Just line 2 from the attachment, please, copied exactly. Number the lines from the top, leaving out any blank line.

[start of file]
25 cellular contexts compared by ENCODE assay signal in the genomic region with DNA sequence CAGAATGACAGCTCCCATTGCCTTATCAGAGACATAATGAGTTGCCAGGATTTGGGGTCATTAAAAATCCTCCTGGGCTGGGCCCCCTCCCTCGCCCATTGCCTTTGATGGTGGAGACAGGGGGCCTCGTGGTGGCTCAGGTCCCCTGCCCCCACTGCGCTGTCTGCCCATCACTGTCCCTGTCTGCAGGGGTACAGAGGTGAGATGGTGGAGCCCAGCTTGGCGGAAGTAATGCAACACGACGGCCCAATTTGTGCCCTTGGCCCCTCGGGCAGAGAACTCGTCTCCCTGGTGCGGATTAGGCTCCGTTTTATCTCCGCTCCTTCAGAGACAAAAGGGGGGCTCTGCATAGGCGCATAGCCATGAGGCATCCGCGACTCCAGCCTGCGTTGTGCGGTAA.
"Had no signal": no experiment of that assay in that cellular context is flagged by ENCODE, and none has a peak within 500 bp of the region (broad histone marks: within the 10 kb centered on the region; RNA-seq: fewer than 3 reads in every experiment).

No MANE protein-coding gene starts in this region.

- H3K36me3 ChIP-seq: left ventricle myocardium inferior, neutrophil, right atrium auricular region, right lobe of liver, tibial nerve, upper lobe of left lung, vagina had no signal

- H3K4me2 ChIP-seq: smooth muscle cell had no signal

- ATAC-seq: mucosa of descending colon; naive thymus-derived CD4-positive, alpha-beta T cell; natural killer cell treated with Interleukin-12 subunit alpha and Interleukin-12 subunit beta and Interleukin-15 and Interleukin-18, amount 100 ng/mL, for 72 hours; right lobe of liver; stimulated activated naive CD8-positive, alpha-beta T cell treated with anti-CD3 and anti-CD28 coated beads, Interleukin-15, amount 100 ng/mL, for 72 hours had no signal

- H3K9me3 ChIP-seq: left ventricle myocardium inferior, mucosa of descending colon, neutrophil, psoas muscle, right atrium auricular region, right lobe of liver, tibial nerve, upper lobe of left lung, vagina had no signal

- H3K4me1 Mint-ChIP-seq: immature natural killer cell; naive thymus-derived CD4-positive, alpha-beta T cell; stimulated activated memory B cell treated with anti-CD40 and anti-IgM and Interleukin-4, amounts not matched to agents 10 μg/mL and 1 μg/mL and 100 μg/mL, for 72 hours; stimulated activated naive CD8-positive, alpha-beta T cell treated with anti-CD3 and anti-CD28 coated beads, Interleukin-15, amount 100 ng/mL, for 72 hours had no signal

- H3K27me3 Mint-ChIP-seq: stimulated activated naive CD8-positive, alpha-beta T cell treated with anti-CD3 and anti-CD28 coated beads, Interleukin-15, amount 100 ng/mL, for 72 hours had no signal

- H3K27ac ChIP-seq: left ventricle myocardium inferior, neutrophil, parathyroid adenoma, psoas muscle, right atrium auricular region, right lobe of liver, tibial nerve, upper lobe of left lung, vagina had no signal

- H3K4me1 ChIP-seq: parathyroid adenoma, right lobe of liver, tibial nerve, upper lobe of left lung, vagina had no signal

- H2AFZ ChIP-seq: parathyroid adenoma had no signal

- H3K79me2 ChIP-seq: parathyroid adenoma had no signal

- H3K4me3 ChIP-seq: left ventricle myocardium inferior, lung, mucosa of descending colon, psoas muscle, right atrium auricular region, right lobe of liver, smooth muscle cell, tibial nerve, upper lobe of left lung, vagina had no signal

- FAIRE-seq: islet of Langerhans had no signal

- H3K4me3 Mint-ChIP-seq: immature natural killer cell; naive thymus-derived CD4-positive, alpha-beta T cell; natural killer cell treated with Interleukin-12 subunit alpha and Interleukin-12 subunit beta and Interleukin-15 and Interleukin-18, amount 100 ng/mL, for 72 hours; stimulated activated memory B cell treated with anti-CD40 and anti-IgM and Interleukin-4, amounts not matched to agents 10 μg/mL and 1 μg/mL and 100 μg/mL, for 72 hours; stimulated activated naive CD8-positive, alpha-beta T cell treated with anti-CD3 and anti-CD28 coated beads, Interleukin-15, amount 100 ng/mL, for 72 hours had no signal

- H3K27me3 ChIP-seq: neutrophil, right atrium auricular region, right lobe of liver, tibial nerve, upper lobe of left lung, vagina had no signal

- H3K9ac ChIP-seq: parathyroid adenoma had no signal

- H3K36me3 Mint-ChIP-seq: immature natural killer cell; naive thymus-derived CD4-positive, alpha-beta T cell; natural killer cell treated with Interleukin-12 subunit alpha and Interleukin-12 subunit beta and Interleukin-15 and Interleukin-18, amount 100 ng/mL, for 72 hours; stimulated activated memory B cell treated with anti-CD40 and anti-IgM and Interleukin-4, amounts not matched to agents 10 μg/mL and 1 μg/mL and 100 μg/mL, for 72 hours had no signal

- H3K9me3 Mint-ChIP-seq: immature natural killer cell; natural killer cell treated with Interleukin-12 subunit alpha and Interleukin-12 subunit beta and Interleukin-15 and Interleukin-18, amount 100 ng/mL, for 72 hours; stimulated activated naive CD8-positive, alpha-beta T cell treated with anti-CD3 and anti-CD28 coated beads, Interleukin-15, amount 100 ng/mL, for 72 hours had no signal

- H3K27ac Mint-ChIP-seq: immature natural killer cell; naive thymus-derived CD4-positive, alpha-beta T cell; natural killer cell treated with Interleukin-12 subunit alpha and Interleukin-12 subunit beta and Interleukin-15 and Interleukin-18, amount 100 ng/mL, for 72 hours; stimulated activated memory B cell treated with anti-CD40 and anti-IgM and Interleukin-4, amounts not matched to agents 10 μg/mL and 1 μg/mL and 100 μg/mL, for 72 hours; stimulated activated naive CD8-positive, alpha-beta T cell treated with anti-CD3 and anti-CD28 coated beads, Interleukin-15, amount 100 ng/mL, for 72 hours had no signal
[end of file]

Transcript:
"Had no signal": no experiment of that assay in that cellular context is flagged by ENCODE, and none has a peak within 500 bp of the region (broad histone marks: within the 10 kb centered on the region; RNA-seq: fewer than 3 reads in every experiment).